I don’t know how much of our national wealth has been squandered in the past several years year seeking first to obscure a host of looming crises and then to apply a few useless bandages to stanch the bleeding of activities whose basic flaws left them well beyond repair or recovery. My guess, however, is that when historians 100 years hence total up the damage, it will be in the multiple trillions of dollars range, making the bailout figures that our legislators and administrators have owned up to date look like chicken feed.
Even those in charge of most rock-ribbed institutions are having a tough time ignoring the momentous changes taking place in the nation and around the globe. Many question whether it makes sense to throw money and effort into perpetuating systems that are no longer relevant to the emerging situation, yet here we are poised to go back to the well again (and presumably again and again) in the hope that there’s a magic elixir somewhere short of when the bucket hits bedrock.
My concern is not that these infusions of money can’t produce a short-term appearance of recovery, but rather, what then? The list of “spend your way into prosperity” historical success stories is virtually blank, yet here we go again flying into the face of precedent.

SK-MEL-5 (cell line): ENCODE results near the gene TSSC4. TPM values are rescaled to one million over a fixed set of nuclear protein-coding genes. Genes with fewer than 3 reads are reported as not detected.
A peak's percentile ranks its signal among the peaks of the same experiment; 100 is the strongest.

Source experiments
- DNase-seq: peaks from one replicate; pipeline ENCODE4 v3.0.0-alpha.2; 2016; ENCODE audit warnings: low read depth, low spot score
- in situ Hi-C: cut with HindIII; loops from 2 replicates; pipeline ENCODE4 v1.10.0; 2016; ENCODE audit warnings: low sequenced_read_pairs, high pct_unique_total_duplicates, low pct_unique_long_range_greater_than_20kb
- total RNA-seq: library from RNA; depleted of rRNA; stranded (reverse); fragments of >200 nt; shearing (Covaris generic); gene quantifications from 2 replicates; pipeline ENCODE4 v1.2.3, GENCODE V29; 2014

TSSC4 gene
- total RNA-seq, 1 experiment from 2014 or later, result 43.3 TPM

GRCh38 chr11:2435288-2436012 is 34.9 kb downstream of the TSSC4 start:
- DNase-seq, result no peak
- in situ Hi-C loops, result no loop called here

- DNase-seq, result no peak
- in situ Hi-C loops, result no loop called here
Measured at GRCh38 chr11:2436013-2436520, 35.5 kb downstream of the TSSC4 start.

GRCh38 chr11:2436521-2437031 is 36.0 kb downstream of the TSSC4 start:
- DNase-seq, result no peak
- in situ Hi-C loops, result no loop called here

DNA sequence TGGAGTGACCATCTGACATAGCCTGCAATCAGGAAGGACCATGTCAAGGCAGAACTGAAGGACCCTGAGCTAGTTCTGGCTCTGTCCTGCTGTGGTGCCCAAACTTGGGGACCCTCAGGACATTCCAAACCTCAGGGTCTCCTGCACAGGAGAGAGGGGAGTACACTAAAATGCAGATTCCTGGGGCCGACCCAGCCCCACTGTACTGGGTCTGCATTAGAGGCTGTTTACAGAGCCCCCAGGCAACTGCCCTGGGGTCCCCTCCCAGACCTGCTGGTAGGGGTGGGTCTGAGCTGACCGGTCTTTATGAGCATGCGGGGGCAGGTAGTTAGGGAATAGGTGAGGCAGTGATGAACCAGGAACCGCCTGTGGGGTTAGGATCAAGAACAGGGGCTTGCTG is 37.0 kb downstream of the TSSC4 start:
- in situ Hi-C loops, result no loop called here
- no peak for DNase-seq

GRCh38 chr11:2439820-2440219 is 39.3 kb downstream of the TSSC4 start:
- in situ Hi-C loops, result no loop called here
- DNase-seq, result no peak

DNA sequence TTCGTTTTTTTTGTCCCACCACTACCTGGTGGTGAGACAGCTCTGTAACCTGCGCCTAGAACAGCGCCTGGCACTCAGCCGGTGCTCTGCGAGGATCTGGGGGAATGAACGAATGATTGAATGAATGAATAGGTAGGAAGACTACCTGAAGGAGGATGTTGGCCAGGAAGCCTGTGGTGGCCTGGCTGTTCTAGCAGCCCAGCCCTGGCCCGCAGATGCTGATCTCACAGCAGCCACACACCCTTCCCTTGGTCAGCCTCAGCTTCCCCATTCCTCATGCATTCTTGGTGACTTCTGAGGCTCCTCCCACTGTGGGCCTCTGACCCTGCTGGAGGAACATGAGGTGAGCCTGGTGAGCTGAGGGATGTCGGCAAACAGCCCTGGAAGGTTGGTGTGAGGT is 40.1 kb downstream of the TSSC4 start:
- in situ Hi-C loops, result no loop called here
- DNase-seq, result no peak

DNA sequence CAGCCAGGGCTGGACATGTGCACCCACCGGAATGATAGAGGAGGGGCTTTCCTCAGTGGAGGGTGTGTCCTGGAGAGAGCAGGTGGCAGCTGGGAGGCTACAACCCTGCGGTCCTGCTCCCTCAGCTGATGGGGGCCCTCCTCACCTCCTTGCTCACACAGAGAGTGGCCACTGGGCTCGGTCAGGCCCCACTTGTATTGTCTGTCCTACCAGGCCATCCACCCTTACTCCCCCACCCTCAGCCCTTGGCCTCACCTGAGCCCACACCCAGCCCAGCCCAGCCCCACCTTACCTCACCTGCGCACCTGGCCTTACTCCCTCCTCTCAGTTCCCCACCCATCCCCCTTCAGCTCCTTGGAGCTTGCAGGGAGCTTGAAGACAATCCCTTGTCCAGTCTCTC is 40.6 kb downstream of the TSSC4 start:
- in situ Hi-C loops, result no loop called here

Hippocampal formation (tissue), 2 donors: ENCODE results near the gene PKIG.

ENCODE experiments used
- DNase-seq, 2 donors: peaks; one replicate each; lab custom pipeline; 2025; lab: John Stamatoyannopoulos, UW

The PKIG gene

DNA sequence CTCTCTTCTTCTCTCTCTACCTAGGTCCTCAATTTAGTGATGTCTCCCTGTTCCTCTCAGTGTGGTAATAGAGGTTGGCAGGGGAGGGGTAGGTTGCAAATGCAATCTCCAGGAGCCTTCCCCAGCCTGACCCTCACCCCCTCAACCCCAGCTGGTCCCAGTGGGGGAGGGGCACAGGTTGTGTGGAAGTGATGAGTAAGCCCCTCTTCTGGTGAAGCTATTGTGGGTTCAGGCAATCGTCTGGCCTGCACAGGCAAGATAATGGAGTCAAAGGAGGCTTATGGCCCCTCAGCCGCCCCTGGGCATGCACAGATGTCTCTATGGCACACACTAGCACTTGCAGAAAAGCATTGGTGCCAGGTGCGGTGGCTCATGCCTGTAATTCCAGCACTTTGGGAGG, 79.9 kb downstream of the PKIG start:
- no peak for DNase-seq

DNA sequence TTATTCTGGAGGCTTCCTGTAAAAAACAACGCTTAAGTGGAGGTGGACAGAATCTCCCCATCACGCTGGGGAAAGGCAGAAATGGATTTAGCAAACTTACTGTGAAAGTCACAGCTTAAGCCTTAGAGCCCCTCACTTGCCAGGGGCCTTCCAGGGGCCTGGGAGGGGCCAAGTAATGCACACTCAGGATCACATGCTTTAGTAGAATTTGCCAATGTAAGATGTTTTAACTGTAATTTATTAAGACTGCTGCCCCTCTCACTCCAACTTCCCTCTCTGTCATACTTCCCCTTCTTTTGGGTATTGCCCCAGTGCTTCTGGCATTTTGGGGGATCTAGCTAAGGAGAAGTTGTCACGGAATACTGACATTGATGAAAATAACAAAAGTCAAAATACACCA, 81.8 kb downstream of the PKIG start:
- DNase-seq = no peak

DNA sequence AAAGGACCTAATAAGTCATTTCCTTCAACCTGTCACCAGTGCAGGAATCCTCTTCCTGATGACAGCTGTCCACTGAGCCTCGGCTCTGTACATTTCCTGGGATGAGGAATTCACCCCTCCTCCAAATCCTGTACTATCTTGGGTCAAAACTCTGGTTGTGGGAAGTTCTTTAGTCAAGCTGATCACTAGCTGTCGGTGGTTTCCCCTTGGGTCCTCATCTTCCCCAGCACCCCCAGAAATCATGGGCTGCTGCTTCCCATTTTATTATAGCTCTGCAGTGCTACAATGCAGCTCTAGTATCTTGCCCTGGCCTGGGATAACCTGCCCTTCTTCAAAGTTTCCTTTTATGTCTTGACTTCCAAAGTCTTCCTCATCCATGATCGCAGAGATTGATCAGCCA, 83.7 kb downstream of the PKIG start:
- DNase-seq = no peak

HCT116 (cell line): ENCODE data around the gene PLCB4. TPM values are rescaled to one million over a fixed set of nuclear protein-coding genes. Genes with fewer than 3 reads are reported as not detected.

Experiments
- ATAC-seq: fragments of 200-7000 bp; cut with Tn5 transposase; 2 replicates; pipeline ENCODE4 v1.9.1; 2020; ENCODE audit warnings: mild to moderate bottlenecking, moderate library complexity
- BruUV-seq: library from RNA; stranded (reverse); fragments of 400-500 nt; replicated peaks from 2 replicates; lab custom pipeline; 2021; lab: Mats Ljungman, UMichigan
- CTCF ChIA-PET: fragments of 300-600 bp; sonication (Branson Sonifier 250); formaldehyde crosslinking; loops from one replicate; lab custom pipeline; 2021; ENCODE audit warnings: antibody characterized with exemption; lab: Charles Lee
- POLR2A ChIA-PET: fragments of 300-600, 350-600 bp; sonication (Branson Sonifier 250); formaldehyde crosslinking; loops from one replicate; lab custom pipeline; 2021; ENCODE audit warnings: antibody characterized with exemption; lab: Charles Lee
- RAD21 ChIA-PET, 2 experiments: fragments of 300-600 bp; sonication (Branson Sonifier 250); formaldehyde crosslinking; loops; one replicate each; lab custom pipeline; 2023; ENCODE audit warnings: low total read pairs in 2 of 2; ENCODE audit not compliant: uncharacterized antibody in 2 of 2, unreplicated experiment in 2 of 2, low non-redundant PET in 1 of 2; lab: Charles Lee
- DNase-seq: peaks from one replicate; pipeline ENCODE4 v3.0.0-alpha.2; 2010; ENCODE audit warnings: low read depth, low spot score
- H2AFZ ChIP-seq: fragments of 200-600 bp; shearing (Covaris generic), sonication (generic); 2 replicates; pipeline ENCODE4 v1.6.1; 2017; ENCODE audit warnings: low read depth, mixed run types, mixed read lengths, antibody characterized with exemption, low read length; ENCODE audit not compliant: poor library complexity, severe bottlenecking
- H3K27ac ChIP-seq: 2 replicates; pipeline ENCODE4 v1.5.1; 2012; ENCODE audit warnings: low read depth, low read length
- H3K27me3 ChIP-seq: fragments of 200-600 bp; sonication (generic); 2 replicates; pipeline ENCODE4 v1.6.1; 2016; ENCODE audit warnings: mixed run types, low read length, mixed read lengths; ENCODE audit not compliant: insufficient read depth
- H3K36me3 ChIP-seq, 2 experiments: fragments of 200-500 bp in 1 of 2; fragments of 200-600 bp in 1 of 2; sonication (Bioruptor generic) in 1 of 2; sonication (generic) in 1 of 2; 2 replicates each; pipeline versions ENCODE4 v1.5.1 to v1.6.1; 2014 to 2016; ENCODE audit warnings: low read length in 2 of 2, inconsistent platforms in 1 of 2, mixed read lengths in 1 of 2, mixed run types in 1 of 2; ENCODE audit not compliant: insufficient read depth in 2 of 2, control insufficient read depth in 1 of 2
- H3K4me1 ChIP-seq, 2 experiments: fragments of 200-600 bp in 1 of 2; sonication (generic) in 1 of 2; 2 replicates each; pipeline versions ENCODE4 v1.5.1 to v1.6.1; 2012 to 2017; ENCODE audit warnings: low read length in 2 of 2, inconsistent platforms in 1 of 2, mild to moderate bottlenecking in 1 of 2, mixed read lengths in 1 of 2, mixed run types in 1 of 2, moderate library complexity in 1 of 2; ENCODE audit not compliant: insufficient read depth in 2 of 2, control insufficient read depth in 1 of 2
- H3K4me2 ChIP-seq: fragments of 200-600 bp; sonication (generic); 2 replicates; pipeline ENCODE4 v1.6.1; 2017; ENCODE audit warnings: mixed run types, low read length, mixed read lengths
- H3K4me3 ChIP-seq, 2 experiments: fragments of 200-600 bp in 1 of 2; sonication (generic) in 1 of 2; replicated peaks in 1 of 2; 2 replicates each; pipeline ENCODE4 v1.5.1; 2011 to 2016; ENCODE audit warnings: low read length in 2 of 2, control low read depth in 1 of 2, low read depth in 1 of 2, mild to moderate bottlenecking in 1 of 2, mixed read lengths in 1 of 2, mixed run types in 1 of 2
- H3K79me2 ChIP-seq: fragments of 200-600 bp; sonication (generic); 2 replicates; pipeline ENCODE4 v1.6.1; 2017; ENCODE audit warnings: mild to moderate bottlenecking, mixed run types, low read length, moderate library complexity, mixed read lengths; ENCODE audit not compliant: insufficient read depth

Is it any different in the world of waste? I worry how long it will take for the revolution taking place all around us to fully impact our waste systems as well, and for us to realize at a visceral level that not only will our practices be affected, but that the basic assumptions on which we’ve built our present-day programs and systems may no longer apply to the realities of a future coming at us at the speed of heat.
For certain, I don’t know how to read tarot cards, and, even if I did, I couldn’t glean from them how you should prepare for the uncertainties of the future. But what I do know is that now is not the time to look to the past for answers, because they are the waste world’s embodiment of stranded investment.
No, it’s time to embrace the opportunities presented us under the guise of sustainability—approaches that focus firmly on the challenges themselves and then to solutions free from preconditions and agenda of another day and age—that will be our salvation. It is my fervent belief that in following such an approach we will bring about greater environmental and societal benefits than we’ve produced in the past.